Boards appointing women as new law requires diversity
Large companies in Korea are scrambling to appoint women board members ahead of a revision in the capital markets law and due to pressure from foreign investors.
A revision of Financial Investment Services and Capital Markets Act will require Korean companies to have at least one woman on their boards. The law will apply to all listed Korean companies with assets of 2 trillion won ($1.77 billion) or more. The revision is designed to prevent companies from having men-only boards and to help increase the number of women in positions of power.
The amendment, which was passed in early 2020, is set to go into effect in August next year.
SK Holdings announced recently that it is planning to vote on the appointing of Kim Seon-hee, CEO of Maeil Dairies, as an outside director during a general shareholder's meeting scheduled to be held on March 29. Kim, the first female CEO in the local dairy industry, has been running the company since 2014.
“Kim acquired experience and considerable expertise while she contributed in increasing the market value of Maeil Dairies,” said a spokesperson for SK Holdings. “Based on her understanding of women in the same age group, we anticipate that Kim will contribute to strengthening the company’s communication skills.”
It's the first attempt by SK Holdings to appoint a female board member since 2015.
LG Corp. will vote on the appointment of Lee Soo-young, CEO of Eco Management Korea Holdings, as an outside director on March 26.
LG Electronics, LG U+, LG Hausys and GIIR are all aiming to appoint at least one outside female director by the end of the year. LG Chem, LG Household and Healthcare, LG Display and LG Innotek are aiming for the same in 2022.
Hyundai Motor said it is expected to appoint Lee Ji-yun, an associate professor at KAIST's Aerospace Engineering department, as an outside director. Hyundai Mobis, Hyundai Glovis and Hyundai Steel recently confirmed female candidates for board positions.
Samsung Electronics announced that it will reappoint Kim Sun-uk, a law professor at Ewha Womans University, as an outside director. Kim, who served as president of Ewha Womans University for four years from 2010, first joined the Samsung Electronics board in 2018. Her term was expected to end on March 17.
SK Telecom is planning to reappoint Yoon Young-min, a media and communication professor at Korea University, as its outside director during a meeting on March 25.
Late last month, Hanwha Corp. and Hanwha Aerospace revealed plans to appoint female board members.
In terms of the ratio of women on boards, Korean companies fall far behind foreign companies.
According to CEO Score, a corporate management information provider, of 147 large Korean companies with assets of more than 2 trillion won, only 31 percent, or 46 companies, have one or more women on their boards.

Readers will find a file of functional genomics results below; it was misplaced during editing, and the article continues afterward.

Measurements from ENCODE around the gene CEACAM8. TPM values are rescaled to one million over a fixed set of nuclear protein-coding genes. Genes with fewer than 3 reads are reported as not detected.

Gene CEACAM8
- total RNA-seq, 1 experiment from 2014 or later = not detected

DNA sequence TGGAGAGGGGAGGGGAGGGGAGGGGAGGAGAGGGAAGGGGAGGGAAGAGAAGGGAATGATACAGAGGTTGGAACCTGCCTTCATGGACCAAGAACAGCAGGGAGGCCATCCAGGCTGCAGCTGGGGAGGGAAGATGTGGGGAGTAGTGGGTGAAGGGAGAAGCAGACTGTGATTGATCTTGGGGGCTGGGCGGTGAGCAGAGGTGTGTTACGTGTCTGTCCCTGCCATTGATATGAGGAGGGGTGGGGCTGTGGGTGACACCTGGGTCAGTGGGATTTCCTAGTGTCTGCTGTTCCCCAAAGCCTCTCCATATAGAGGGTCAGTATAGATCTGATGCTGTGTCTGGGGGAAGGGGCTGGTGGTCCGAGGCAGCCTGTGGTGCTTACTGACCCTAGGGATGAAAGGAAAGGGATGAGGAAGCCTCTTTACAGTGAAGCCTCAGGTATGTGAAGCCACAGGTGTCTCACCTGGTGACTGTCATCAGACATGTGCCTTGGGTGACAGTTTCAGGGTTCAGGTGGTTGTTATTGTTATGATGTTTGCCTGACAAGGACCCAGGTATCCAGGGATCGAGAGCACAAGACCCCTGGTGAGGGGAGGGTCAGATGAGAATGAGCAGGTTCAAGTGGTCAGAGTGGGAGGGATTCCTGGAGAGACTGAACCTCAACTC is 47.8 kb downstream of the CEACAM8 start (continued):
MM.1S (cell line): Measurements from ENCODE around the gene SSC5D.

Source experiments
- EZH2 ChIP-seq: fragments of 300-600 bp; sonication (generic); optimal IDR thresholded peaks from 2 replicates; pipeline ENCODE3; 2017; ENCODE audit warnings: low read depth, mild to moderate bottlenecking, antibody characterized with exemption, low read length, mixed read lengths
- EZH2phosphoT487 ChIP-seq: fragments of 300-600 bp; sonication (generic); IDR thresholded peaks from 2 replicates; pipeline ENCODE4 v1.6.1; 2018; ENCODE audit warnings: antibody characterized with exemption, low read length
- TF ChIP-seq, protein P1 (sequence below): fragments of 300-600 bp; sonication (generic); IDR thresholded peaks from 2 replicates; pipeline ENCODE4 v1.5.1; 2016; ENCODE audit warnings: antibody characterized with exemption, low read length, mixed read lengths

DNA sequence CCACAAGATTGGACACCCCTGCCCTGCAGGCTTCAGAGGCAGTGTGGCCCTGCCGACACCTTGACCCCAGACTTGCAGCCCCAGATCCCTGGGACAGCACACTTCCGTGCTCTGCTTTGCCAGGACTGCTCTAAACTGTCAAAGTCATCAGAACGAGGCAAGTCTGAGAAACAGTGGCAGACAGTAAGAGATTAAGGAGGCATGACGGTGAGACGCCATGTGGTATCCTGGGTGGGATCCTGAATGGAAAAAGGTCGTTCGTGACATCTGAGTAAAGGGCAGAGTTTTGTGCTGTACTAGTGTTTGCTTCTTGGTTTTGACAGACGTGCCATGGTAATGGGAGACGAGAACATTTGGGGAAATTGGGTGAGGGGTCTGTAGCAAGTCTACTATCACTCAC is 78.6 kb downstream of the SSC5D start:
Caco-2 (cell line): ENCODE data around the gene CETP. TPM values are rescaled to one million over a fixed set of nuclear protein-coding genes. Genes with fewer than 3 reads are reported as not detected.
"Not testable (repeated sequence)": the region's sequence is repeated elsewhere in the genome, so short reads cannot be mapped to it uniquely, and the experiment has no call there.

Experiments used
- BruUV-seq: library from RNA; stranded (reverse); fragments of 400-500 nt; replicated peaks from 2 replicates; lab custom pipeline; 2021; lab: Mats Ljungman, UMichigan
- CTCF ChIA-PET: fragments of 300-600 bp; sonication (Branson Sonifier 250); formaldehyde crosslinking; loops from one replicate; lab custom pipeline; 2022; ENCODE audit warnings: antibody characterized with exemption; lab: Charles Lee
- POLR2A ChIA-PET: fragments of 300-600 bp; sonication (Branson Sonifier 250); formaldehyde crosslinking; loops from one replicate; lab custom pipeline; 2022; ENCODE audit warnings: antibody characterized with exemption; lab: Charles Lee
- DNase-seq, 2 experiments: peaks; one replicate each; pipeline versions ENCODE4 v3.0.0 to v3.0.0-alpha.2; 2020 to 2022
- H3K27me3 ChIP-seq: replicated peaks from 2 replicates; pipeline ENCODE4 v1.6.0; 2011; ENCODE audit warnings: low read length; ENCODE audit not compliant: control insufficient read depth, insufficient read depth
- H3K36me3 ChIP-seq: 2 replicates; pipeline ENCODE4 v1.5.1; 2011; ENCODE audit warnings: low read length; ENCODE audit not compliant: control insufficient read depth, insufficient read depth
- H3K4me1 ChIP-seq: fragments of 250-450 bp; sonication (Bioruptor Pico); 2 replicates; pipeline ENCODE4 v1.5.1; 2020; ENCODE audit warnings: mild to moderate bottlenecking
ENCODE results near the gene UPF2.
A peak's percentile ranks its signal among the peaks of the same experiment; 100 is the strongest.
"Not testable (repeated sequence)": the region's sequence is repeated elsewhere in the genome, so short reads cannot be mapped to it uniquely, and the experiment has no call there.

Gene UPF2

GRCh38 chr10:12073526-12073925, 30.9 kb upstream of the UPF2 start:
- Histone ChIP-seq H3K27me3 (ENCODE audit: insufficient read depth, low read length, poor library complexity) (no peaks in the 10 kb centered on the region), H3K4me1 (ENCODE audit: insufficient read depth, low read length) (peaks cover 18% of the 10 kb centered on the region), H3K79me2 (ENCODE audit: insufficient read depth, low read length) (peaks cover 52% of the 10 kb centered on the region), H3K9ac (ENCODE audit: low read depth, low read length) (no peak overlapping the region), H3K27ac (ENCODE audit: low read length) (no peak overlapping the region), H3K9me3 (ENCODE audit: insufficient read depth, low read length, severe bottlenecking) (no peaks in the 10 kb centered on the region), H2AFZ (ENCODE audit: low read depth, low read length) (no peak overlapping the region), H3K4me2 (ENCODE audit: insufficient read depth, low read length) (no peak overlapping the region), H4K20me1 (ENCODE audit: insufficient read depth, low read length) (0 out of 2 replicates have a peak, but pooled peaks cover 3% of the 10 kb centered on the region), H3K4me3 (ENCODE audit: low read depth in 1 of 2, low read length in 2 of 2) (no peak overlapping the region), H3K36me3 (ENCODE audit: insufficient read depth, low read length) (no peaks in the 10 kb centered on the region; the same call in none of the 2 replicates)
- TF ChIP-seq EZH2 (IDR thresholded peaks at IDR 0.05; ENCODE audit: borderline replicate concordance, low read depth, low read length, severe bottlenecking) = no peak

Among Korea’s 100 largest companies, roughly 70 companies have no female directors, according to a report published by Unico Search, a global headhunting firm.
There are a total of 756 board members in those 100 companies, and of them, only 5 percent are women. In particular, 47 board members at Korea’s five largest companies—Samsung Electronics, Hyundai Motor, SK Holdings, LG and Lotte--only two are currently women.
The average ratio of women board members to total for foreign global companies is some 21 percent as of 2019, according to a report by Credit Suisse Research Institute.
Korean companies want professionals who have expertise, such as professors, people in legal professions and former public officials, but they argue that it’s not easy to find suitable talent.
“Companies who failed to find suitable talent, end up appointing people who are already serving as outside directors for other companies,” said a source from a big company.
Critics say that Korean companies should make all efforts to discover new women talent in order to achieve Environmental, Social and Governance (ESG) initiatives.
Conditions for evaluating a company’s corporate governance system have been increasing recently, and factors such as the ratio of women serving as board members have become key issues in improving the corporate governance systems.
In 2018, BlackRock, the world’s largest asset manager, announced that the company would not make any investment into companies that do not have at least two female directors on their boards.
In Korea, the ratio of women in board members is relatively high in foreign companies. At Ikea Korea, the ratio of women board members to total board members was 50 percent, while ratio of women board members to total board members at McDonald’s Korea is some 44 percent.
However, according to a report by Ministry of Gender Equality and Family, of 2,072 listed Korean companies, only three Korean companies have over 40 percent of their board members as women: Clio at 71 percent, Bonne at 50 percent and Handsome at 42 percent.
“As part of efforts to achieve ESG initiatives, gender diversity [in boards] has become a key issue in attracting investment,” said Hong Ji-yeun, senior researcher at Korea Capital Market Institute. “To increase the value of companies, securing women talent is urgently needed at the moment.”
BY KIM KYUNG-MI, CHEA SARAH [firstname.lastname@example.org]